In this proposal, we describe a new pathway signaling PMN influx and damage to the airways that may play a role as an initiator or cofactor for chronic obstructive pulmonary disease (COPD). Specifically, chemical or enzymatic breakdown of collagen releases a tripeptide, PGP, and/or a related PGP-containing sequence that is chemotactic for PMN in vitro. We demonstrate that introduction of PGP into the airways causes a robust influx of PMN, but not monocytes. Remarkably, the PMN chemotactic activity of PGP may be due to a marked structural relatedness to a receptor binding domain of CXC chemokines such as IL-8 which contain this collagen sequence or a close analog. Prolonged airway exposure to this peptide causes alveolar enlargement and right ventricular hypertrophy and thus recapitulates aspects of COPD. Furthermore, using electrospray ionization-liquid chromatography-mass spectrometry (ESI-LC-MS/MS), PGP is found in the airways of animals exposed to aerosolized LPS and markedly contributes to PMN influx. We have converted PGP from a CXC receptor (R) agonist to a partial agonist and finally an antagonist by systematically exchanging L with D isomers of P on the N and/or C termini. (D-P)G(D-P) antagonizes PGP as well as IL-8 chemotactic activity in vitro. We have found that PGP is present in bronchoalveolar lavage fluids (BALF) and/or sputum from virtually all COPD patients but not controls or asthmatics. Furthermore, sputum from COPD patients but not control individuals contains all the enzymatic machinery necessary for the ex vivo generation of PGP from purified collagen. Collectively, these findings lead us to hypothesize that PGP represents a novel biomarker for COPD that may contribute to disease. As a corollary, we theorize that PGP represents an attractive therapeutic target in COPD. These hypotheses will be tested via a multidisciplinary, multifaceted approach to develop (D-P)G(D-P) as a new therapeutic that will simultaneously inhibit both the IL- 8 and PGP pathways of neutrophilic inflammation and, consequently, may be useful in the management of COPD. In addition, we will evaluate PGP as a novel biomarker for COPD as well as a prognosticator of potential utility of (D-P)G(D-P) as a therapeutic agent.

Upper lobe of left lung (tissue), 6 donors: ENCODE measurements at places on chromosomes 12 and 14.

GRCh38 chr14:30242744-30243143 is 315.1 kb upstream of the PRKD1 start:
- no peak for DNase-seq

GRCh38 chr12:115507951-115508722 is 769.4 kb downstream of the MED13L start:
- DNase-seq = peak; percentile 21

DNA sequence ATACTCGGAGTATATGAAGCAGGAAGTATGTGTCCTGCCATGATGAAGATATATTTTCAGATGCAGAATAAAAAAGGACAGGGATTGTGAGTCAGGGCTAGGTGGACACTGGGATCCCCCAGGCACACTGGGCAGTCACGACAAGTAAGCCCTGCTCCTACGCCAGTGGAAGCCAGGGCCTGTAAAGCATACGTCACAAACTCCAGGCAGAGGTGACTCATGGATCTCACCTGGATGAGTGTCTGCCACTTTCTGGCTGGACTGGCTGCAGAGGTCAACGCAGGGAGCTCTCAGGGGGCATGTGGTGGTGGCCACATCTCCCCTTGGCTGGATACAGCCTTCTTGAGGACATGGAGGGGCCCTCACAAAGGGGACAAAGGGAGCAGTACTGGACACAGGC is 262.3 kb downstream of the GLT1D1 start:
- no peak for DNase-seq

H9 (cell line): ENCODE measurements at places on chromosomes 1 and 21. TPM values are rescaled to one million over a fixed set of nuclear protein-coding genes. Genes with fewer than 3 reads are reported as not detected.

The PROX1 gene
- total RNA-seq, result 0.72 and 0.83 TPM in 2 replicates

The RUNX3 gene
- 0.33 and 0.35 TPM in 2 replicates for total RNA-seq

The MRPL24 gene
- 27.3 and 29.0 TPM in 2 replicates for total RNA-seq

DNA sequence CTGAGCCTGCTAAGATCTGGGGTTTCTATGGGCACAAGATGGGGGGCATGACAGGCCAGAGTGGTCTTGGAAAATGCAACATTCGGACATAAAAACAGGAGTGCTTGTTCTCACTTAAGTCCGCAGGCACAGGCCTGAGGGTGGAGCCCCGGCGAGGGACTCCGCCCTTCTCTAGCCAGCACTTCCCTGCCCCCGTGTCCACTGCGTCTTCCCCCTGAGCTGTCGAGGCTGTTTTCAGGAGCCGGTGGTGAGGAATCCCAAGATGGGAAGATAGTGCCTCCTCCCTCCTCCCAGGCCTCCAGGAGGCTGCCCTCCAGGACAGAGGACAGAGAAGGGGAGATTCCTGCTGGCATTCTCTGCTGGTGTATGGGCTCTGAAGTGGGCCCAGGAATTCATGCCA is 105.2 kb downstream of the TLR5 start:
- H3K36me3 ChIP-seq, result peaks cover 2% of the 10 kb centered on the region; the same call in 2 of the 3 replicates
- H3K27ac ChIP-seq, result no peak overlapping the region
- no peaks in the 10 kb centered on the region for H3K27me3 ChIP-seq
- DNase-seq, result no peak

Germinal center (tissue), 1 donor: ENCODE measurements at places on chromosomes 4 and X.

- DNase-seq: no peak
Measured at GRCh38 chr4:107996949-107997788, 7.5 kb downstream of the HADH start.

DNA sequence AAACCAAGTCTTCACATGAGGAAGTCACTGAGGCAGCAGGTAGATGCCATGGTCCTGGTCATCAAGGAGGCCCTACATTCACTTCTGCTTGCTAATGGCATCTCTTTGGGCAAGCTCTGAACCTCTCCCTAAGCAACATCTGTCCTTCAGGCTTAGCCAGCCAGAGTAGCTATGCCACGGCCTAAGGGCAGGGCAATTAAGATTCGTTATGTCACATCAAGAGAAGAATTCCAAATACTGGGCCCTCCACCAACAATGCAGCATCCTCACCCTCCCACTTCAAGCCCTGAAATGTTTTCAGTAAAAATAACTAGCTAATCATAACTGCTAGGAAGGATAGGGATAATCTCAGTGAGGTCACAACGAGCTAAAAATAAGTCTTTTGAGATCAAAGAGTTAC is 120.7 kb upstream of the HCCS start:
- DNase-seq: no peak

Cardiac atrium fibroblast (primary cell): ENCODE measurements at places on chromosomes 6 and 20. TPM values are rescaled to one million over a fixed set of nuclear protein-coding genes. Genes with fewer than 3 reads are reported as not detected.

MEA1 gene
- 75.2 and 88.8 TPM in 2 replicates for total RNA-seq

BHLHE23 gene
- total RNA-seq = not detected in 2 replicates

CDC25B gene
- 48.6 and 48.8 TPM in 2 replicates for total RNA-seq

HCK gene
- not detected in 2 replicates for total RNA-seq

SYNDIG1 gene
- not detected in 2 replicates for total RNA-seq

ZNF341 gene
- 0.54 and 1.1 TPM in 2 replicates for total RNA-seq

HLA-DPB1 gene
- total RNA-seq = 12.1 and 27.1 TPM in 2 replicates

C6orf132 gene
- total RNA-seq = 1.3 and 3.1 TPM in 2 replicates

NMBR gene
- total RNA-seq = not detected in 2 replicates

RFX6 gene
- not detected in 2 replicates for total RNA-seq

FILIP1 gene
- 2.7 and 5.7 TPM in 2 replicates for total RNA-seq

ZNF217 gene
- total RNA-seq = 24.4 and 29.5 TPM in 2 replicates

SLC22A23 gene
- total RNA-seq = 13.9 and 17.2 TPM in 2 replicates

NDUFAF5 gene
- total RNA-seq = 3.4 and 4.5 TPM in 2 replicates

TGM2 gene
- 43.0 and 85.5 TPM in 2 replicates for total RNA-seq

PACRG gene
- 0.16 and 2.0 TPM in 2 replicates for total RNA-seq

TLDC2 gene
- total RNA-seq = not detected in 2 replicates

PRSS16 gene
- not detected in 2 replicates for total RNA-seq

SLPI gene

National Institute of Health (NIH)
National Heart, Lung, and Blood Institute (NHLBI)
Research Project (R01)
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Lung Cellular, Molecular, and Immunobiology Study Section (LCMI)
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Banks-Schlegel, Susan P
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University of California Los Angeles
Biomedical Engineering
Schools of Engineering
Los Angeles
United States
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